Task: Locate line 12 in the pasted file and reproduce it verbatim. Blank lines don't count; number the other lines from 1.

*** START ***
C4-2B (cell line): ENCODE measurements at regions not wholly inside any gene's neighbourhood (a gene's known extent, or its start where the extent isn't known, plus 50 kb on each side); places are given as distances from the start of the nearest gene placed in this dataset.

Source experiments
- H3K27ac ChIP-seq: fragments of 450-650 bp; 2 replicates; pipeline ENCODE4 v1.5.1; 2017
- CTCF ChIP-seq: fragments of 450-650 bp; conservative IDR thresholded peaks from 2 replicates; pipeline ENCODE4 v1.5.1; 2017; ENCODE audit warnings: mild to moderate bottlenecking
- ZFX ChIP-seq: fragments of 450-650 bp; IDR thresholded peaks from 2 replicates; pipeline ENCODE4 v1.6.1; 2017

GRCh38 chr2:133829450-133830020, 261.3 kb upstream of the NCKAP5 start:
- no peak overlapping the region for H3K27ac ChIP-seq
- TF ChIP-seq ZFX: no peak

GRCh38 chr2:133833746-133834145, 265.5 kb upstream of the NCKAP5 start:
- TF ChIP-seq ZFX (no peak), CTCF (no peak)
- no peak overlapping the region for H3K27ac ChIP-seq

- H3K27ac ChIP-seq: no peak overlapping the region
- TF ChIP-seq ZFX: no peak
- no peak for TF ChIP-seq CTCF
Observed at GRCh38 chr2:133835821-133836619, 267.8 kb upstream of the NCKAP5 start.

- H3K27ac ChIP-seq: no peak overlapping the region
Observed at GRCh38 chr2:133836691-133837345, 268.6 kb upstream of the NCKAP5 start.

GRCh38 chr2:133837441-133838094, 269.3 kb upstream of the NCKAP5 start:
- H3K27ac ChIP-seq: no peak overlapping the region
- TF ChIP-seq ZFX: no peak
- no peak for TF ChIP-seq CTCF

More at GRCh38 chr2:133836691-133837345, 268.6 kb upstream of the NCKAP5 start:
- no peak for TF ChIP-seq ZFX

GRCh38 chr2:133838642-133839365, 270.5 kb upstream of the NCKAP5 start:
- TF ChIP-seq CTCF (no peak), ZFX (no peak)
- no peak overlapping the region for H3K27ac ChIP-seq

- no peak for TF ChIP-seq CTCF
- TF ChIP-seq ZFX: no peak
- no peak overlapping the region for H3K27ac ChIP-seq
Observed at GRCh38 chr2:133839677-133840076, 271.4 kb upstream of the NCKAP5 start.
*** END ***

- H3K27ac ChIP-seq: no peak overlapping the region